The converted electrical signal is sent to an electronic control unit (ECU) or processing unit for further processing. The ECU interprets the signal, converting the voltage or frequency reading into an actual fuel level measurement.

Advantages of a Capacitive System

  • Fuel motion has no effect on sensor.
  • Small passages dampen fuel movement.
  • The accuracy of simple capacitive systems that have a TSO are 3%. Densitometers, permittivity measurement and temperature compensation are required for better accuracy. Non-TSO capacitive systems are typically less accurate.
  • Has physical and electronic damping for fuel oscillation.

Disadvantages of a Capacitive System

  • Fuel quality degrades accuracy, due to the differing electrical properties of the fuel.
  • Fuel temperature stratification will degrade accuracy. Requires compensation.
  • Entrained air will degrade accuracy. Fuel with entrained air has a different and changing electrical property.
  • Contamination affects the probe, slowly degrading accuracy.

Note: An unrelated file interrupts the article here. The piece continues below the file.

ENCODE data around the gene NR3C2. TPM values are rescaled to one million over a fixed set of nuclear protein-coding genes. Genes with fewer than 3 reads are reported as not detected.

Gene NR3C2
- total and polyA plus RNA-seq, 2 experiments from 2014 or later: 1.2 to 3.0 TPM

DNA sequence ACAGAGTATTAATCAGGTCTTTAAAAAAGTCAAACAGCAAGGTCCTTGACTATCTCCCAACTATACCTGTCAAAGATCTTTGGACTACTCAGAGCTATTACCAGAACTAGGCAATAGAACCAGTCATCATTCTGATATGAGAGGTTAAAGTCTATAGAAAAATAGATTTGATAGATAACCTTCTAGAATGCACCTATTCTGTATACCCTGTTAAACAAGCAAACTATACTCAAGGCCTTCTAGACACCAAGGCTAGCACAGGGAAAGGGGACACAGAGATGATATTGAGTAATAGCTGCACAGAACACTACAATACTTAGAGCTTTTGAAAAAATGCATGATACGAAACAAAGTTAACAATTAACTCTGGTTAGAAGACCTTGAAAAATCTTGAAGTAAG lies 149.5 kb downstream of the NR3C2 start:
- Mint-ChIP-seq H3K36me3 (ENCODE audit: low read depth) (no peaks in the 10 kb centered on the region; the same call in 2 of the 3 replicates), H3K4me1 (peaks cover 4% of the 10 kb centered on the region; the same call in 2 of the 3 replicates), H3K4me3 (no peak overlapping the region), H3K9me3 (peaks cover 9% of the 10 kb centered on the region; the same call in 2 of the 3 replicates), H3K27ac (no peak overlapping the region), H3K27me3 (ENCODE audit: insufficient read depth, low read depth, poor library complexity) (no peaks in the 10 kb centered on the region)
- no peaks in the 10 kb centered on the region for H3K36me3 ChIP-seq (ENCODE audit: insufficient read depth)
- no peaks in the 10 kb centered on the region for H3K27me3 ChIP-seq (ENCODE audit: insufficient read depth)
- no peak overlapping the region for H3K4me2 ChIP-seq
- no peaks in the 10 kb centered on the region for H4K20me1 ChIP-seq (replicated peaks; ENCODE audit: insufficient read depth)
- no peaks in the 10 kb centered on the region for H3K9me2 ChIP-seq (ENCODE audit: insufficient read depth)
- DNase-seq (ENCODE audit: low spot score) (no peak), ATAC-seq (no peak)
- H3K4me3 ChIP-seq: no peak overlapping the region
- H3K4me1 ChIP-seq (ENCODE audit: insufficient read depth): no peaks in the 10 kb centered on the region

• Safety hazard present as electronics is in the fuel tank.
  • Water or moisture in the tank grossly degrades fuel sender.
  • Needs a dedicated position and mount to be compatible with OEM sender locations.
  • Corrosion degrades signal output.
  • Complexity is high to meet safety and accuracy requirements.

See comparison chart below.

Ultrasonic/Radar/LiDAR

The ultrasonic sensor emits short bursts of ultrasonic waves, which are high-frequency sound waves that are not audible to humans. These waves travel at the speed of sound and propagate through the fuel inside the tank.

The ultrasonic sensor is located within the fuel tank. This sensor emits ultrasonic waves and receives the echoes that bounce back from the fuel surface.

ultrasonic lidar radar fuel sender technologies diagram